- Prime minister calls aircraft line 'fabulous in all ways'
- Government hopes to make aid announcement soon, official says
The Canadian government will ultimately do something to help struggling jetmaker Bombardier Inc. and expects to make an announcement on aid soon, according to a government official.
The official, who spoke on condition of anonymity, said the deal may still be delayed. The official didn’t specify the factors that could push back an announcement.
Quebec’s provincial government has committed $1 billion for a minority stake in Bombardier’s C Series program and wants the federal government to do the same. Since taking office in November, Prime Minister Justin Trudeau has been under pressure to make a decision.
“We will answer when we have the right answer to give,” Trudeau said in an interview Thursday in New York. “We are taking our time in a deliberate and thoughtful way to make sure we’re doing the right thing in the interest of the Canadian industry.”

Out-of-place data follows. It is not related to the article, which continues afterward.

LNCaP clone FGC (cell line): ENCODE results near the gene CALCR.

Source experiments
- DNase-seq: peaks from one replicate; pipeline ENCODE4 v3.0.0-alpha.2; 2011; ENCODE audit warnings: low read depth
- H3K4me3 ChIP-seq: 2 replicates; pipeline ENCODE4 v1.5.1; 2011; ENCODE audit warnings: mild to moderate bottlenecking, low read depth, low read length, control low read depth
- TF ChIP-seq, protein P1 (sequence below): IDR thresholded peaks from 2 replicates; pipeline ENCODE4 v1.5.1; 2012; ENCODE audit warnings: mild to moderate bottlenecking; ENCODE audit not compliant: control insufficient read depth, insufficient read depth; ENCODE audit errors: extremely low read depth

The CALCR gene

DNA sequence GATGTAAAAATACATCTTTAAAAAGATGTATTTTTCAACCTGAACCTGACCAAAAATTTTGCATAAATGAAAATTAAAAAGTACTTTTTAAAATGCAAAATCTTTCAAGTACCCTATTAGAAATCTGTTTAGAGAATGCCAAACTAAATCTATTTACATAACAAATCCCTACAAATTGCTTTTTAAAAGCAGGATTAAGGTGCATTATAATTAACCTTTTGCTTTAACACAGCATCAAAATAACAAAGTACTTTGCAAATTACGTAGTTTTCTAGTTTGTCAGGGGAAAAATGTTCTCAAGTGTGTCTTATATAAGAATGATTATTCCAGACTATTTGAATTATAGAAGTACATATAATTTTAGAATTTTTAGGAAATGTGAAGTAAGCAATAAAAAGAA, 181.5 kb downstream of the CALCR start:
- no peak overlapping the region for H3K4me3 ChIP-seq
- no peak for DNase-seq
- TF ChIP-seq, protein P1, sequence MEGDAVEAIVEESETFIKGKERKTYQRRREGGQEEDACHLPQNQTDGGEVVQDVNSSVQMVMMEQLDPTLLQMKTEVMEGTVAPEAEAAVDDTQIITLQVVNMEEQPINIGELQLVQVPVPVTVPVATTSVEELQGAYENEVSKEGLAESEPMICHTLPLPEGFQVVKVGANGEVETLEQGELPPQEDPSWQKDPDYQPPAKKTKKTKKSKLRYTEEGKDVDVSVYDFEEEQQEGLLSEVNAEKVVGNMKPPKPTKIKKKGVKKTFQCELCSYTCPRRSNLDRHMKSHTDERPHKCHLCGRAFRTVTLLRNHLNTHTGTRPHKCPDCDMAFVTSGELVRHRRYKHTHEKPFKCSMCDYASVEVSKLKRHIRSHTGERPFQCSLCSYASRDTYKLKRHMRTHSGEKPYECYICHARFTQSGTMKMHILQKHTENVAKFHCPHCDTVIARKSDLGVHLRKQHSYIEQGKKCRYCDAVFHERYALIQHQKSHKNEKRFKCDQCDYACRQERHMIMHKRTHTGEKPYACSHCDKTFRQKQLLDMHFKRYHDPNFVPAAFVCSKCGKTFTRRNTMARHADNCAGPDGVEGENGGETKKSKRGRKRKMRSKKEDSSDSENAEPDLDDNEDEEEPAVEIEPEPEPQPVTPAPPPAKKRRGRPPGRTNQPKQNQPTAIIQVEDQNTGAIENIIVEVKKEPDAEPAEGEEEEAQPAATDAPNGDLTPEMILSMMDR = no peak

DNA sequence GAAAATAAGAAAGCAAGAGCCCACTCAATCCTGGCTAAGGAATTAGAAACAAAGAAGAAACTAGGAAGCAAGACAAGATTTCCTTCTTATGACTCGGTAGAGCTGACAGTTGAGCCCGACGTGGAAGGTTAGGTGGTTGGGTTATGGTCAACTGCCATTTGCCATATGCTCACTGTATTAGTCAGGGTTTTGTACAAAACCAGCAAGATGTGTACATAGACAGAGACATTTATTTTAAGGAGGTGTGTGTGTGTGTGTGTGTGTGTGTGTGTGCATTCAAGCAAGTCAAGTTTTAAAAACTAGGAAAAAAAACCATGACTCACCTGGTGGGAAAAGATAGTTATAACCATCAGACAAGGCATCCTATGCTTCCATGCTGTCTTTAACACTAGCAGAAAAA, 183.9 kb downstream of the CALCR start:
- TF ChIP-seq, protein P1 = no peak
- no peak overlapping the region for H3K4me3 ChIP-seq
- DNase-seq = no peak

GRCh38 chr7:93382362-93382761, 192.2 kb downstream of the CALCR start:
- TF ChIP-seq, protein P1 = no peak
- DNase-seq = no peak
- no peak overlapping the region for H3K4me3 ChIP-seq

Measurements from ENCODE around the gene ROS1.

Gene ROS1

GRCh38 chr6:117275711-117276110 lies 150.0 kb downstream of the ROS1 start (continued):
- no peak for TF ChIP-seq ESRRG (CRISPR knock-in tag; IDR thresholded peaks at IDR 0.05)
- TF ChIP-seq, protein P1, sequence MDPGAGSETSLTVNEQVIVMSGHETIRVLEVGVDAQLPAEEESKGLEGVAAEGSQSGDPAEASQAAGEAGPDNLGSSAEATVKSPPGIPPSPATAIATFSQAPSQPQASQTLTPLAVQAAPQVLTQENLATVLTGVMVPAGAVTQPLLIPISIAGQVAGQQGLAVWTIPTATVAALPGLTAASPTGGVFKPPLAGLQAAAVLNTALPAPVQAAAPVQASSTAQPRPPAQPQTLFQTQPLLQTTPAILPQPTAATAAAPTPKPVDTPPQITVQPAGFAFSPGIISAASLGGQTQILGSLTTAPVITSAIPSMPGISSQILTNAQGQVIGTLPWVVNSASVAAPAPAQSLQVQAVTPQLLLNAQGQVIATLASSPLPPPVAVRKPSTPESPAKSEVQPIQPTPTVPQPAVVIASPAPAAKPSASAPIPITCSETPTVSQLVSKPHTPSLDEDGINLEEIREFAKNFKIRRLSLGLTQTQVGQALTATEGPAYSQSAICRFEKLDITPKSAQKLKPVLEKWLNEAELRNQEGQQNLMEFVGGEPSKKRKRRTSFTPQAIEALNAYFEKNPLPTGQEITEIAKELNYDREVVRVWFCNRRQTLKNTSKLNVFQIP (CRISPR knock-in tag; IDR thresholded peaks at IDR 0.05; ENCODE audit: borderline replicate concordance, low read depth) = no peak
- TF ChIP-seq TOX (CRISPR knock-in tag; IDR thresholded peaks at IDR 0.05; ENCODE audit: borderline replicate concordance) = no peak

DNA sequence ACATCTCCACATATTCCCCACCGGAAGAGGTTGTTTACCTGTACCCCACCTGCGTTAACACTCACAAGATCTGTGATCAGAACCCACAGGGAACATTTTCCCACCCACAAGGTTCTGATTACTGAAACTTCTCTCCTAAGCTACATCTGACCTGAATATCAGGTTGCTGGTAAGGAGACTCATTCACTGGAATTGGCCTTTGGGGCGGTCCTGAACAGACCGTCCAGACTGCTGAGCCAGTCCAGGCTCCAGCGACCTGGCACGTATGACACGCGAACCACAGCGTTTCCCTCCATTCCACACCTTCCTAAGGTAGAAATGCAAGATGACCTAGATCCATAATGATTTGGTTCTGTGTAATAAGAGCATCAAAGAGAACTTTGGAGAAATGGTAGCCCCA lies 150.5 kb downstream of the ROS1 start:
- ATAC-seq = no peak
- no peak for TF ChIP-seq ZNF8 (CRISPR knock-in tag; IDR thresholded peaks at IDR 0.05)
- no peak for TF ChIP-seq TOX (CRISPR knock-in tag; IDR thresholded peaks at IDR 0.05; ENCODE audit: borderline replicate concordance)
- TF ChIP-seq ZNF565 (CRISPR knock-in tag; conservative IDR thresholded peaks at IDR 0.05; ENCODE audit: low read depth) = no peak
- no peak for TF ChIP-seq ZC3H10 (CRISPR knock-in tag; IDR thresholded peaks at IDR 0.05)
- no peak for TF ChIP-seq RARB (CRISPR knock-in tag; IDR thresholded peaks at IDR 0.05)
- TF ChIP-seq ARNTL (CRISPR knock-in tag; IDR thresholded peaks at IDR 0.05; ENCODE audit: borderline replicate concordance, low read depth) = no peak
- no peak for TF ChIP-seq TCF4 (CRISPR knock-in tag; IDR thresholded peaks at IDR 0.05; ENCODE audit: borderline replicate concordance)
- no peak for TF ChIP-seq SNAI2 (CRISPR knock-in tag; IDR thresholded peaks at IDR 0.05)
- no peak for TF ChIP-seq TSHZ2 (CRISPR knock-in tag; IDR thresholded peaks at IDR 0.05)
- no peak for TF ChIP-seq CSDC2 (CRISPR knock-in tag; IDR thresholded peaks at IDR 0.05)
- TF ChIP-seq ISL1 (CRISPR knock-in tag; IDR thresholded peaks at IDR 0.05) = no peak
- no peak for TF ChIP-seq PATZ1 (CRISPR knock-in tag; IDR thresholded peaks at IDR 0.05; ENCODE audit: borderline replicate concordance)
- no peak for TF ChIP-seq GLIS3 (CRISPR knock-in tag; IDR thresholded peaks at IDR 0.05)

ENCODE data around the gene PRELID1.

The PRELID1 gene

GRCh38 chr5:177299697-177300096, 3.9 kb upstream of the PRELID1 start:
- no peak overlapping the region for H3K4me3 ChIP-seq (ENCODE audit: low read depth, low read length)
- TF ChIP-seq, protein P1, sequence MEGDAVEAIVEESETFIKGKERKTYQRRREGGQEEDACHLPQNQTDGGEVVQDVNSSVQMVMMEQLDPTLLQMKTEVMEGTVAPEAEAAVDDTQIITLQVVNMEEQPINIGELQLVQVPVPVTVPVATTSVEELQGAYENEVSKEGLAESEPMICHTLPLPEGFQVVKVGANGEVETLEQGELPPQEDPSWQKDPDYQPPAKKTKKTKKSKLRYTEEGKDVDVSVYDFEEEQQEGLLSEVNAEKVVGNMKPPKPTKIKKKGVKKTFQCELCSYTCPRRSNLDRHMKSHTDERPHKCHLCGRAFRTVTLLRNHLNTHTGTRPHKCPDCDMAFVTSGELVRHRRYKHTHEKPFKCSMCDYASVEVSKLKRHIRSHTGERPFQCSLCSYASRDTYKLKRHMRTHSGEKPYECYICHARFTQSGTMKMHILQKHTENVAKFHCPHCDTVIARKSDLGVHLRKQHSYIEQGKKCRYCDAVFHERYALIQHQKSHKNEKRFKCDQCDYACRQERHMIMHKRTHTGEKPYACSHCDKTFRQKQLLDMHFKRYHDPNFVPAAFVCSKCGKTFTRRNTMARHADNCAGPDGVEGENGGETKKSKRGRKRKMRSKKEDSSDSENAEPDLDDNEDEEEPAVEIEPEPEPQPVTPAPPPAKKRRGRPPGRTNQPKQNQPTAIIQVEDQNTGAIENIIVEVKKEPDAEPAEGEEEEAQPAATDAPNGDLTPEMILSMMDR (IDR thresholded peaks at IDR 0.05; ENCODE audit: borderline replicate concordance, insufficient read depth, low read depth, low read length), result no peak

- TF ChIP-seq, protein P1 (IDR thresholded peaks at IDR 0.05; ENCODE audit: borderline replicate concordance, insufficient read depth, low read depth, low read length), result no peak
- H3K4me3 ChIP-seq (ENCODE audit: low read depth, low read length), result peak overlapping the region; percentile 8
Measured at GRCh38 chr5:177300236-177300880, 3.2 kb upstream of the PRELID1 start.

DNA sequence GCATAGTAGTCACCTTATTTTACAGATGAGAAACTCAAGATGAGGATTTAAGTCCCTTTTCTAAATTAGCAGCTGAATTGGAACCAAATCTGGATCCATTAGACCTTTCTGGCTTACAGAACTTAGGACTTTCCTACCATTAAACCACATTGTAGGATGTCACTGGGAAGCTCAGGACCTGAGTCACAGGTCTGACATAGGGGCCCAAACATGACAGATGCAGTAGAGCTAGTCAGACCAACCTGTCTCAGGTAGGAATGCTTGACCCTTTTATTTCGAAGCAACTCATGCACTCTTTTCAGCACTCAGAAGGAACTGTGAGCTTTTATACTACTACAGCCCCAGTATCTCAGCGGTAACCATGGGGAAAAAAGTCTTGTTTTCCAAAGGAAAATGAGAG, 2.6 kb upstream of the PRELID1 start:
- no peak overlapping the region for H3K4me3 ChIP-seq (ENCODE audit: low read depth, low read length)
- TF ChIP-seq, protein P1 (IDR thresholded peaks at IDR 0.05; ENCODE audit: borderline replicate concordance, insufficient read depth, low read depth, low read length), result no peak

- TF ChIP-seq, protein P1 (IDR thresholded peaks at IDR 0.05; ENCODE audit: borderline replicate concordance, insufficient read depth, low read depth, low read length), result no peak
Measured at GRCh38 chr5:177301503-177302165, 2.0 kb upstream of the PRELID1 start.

The government has “a responsibility towards taxpayers to get the opportunity cost right,” he said.
Trudeau, speaking in an interview with Bloomberg Editor-In-Chief John Micklethwait, reiterated his praise for the C Series jet, which has struggled to win orders from most of the world’s biggest carriers.
“The C Series aircraft has been lauded as an extraordinary airplane,” the prime minister said. “Really, it is more efficient -- more fabulous in all ways -- than just about any other plane on the market. Canadian aerospace and Bombardier itself has a bright future.”
Shares of Bombardier have plunged almost 50 percent in the past year, dipping below C$1 ($0.77) last month as investors lost patience over delays and cost overruns in the Montreal-based firm’s marquee-jet project. The stock rose 4.8 percent to C$1.20 at 1:06 p.m. in Toronto.
Governments have long supported the aerospace sector and Canada wants to ensure its industry remains strong for decades to come, Trudeau said. The government has hired U.S. investment bank Morgan Stanley to analyze a potential deal with Bombardier, the Globe and Mail newspaper reported Wednesday, citing unidentified sources.
“From Boeing to Airbus and Embraer, all the big aircraft companies around the world have always needed significant government support,” he said. “How do we continue to make sure the high-quality jobs and innovative solutions put forward by our aerospace industry are there for the long haul?”
Bombardier spokeswoman Isabelle Rondeau declined to comment Thursday.